We report on the direct generation of passively mode-locked vortex lasers in the visible spectral region, for the first time to the best of our knowledge, using a $\mathrm{Pr}\text{:}{\mathrm{LiYF}}_{4}$ (Pr:YLF) crystal as the gain medium. A stable mode-locked ${\mathrm{TEM}}_{00}$ mode has been achieved with a maximum average output power of 75 mW using a graphene saturable absorber mirror. The mode-locked pulse width is measured to be as short as about 73.4 ps at a repetition rate of about 140 MHz, and the laser wavelength is at about 721 nm with spectral width of about 0.5 nm. By slightly misaligning the laser resonator, a first-order Laguerre-Gaussian mode (${\mathrm{LG}}_{0,1}$) has also been obtained with output power reduced to about 22 mW. The achieved ${\mathrm{LG}}_{0,1}$ mode has been verified via a home made improved Fizeau interferometer. This work provides a simple and universal method for direct generation of an ultrafast vortex laser, which can be readily extended to other spectral regions by using different laser gain mediums.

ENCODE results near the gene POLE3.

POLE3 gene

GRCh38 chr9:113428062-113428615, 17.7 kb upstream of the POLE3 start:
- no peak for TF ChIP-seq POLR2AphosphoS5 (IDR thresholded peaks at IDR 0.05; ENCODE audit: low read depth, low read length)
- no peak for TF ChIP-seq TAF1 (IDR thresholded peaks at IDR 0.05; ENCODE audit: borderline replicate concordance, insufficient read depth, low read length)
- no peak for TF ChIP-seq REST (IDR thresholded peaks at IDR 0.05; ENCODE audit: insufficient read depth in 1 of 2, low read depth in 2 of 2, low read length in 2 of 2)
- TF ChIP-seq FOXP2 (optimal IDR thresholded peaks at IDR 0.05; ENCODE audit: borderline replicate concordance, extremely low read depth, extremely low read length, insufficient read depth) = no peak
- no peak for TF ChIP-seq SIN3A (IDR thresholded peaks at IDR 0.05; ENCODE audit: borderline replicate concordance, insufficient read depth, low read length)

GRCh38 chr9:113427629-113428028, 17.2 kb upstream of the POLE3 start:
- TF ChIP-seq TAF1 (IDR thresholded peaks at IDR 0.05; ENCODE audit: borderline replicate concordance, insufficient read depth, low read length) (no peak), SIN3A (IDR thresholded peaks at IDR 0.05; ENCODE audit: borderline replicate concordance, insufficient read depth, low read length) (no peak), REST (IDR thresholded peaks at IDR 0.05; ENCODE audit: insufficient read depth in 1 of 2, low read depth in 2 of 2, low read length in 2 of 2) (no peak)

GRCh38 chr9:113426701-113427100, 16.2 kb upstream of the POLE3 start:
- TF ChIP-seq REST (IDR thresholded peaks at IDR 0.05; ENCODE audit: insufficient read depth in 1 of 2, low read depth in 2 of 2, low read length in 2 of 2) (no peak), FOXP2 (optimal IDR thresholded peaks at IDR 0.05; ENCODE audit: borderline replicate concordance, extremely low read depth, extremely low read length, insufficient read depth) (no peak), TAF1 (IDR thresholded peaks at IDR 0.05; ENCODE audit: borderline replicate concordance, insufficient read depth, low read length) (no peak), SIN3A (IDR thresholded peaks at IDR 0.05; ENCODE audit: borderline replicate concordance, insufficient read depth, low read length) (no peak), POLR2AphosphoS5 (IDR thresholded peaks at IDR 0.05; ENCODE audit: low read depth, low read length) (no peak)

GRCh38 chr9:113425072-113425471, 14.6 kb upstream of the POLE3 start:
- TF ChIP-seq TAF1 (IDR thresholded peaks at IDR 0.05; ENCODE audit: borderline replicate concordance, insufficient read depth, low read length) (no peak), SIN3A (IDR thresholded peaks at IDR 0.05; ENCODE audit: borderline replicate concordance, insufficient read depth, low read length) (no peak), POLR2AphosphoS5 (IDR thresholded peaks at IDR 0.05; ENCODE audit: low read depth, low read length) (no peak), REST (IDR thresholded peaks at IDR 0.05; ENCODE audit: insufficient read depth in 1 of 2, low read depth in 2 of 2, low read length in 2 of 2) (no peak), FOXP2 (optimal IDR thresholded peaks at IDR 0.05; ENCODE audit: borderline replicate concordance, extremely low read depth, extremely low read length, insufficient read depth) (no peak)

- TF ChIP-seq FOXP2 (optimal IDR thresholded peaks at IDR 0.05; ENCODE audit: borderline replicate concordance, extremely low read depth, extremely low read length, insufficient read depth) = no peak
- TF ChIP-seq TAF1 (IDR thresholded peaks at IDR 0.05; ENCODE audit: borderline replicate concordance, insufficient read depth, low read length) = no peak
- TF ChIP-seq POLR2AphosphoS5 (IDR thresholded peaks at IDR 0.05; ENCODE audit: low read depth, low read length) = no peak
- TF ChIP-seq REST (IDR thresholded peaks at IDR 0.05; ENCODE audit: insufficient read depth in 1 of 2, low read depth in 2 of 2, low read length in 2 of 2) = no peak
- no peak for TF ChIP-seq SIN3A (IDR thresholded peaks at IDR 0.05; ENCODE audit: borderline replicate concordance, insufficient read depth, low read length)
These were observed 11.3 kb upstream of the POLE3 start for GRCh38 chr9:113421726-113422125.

In this work, we investigate the possibility of achieving nanojoule level pulse energy in an all-fiber Er-doped oscillator by using a graded index multimode fiber (GIMF) as the saturable absorber (SA). This GIMF-based SA demonstrates the desirable characteristics of high-power tolerance, large modulation depth of 29.6%, and small saturation fluence of $\uff5e7.19\times {10}^{?3}\text{}\mathrm{\mu J}/{\mathrm{cm}}^{2}$, which contribute to the high-energy soliton generation. In the experiments, the oscillator generates stable ultrafast pulse trains with high pulse energy/average output power up to 13.65 nJ/212.4 mW in the anomalous regime and 6.25 nJ/72.5mW in the normal regime, which are among the highest energy/average output power values achieved by all-fiber Er lasers. The results obtained demonstrate that the GIMF-based SA can be used as an effective photonic device for high-energy wave-breaking free pulse generation.